The engineers continue to work on the pigment, which should work with just about any corrosion inhibitor, not just cerium. Other possibilities that Buchheit’s team are currently studying include molybdenum and vanadium. Buchheit emphasized, however, that the new pigment is far from a commercial product. “Real corrosion-resistant paints are highly engineered,” he said. “They’ve been given all kinds of additives to make them flow better or to give them a fine gloss -- things we haven’t yet worried about.”

The Air Force Office of Scientific Research funded this work.

| newswise
Further information:
http://www.osu.edu

More articles from Materials Sciences:

nachricht A new tool for discovering nanoporous materials
23.05.2017 | Ecole Polytechnique Fédérale de Lausanne

nachricht Did you know that packaging is becoming intelligent through flash systems?
23.05.2017 | Heraeus Noblelight GmbH

All articles from Materials Sciences >>>

The most recent press releases about innovation >>>

Die letzten 5 Focus-News des innovations-reports im Überblick:

Im Focus: A quantum walk of photons

Physicists from the University of Würzburg are capable of generating identical looking single light particles at the push of a button. Two new studies now demonstrate the potential this method holds.

The quantum computer has fuelled the imagination of scientists for decades: It is based on fundamentally different phenomena than a conventional computer....

Im Focus: Turmoil in sluggish electrons’ existence

An international team of physicists has monitored the scattering behaviour of electrons in a non-conducting material in real-time. Their insights could be beneficial for radiotherapy.

We can refer to electrons in non-conducting materials as ‘sluggish’. Typically, they remain fixed in a location, deep inside an atomic composite. It is hence...

Im Focus: Wafer-thin Magnetic Materials Developed for Future Quantum Technologies

Two-dimensional magnetic structures are regarded as a promising material for new types of data storage, since the magnetic properties of individual molecular building blocks can be investigated and modified. For the first time, researchers have now produced a wafer-thin ferrimagnet, in which molecules with different magnetic centers arrange themselves on a gold surface to form a checkerboard pattern. Scientists at the Swiss Nanoscience Institute at the University of Basel and the Paul Scherrer Institute published their findings in the journal Nature Communications.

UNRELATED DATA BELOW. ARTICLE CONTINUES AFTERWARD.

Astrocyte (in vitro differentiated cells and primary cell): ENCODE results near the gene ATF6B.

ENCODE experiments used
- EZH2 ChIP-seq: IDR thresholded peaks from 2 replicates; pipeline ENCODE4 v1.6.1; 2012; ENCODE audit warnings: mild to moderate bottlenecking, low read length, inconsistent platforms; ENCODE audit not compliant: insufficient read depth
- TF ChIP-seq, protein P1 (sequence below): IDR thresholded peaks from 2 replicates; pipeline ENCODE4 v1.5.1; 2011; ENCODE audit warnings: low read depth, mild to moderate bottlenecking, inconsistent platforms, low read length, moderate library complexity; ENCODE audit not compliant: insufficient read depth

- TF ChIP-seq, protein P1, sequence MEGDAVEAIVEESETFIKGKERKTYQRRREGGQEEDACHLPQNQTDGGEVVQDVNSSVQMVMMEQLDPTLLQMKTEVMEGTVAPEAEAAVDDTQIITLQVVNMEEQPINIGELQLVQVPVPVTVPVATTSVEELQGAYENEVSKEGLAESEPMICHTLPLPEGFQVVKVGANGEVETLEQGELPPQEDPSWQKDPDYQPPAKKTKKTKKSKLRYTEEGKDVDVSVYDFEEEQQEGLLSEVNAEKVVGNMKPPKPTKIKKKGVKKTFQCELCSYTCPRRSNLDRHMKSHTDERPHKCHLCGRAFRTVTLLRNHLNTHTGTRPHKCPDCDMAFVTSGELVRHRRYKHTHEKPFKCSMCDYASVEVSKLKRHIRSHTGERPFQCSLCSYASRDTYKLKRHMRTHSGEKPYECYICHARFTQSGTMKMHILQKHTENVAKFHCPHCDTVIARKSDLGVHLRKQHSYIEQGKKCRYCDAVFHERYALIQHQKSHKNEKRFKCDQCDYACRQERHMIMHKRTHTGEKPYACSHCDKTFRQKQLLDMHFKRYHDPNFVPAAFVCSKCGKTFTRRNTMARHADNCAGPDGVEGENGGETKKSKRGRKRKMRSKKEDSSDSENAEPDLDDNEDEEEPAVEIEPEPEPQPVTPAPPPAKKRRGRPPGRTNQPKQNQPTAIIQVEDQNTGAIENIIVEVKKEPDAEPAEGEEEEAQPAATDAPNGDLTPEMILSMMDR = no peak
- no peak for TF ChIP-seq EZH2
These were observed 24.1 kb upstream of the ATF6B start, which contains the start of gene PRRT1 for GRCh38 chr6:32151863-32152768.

Ferrimagnets are composed of two centers which are magnetized at different strengths and point in opposing directions. Two-dimensional, quasi-flat ferrimagnets...

Im Focus: World's thinnest hologram paves path to new 3-D world

Nano-hologram paves way for integration of 3-D holography into everyday electronics

An Australian-Chinese research team has created the world's thinnest hologram, paving the way towards the integration of 3D holography into everyday...

Im Focus: Using graphene to create quantum bits

In the race to produce a quantum computer, a number of projects are seeking a way to create quantum bits -- or qubits -- that are stable, meaning they are not much affected by changes in their environment. This normally needs highly nonlinear non-dissipative elements capable of functioning at very low temperatures.

In pursuit of this goal, researchers at EPFL's Laboratory of Photonics and Quantum Measurements LPQM (STI/SB), have investigated a nonlinear graphene-based...

All Focus news of the innovation-report >>>

Anzeige

Anzeige

Event News

Marine Conservation: IASS Contributes to UN Ocean Conference in New York on 5-9 June

24.05.2017 | Event News

AWK Aachen Machine Tool Colloquium 2017: Internet of Production for Agile Enterprises

23.05.2017 | Event News

Dortmund MST Conference presents Individualized Healthcare Solutions with micro and nanotechnology

22.05.2017 | Event News

 
Latest News

Physicists discover mechanism behind granular capillary effect

24.05.2017 | Physics and Astronomy

Measured for the first time: Direction of light waves changed by quantum effect

24.05.2017 | Physics and Astronomy

Marine Conservation: IASS Contributes to UN Ocean Conference in New York on 5-9 June

24.05.2017 | Event News

VideoLinks
B2B-VideoLinks
More VideoLinks >>>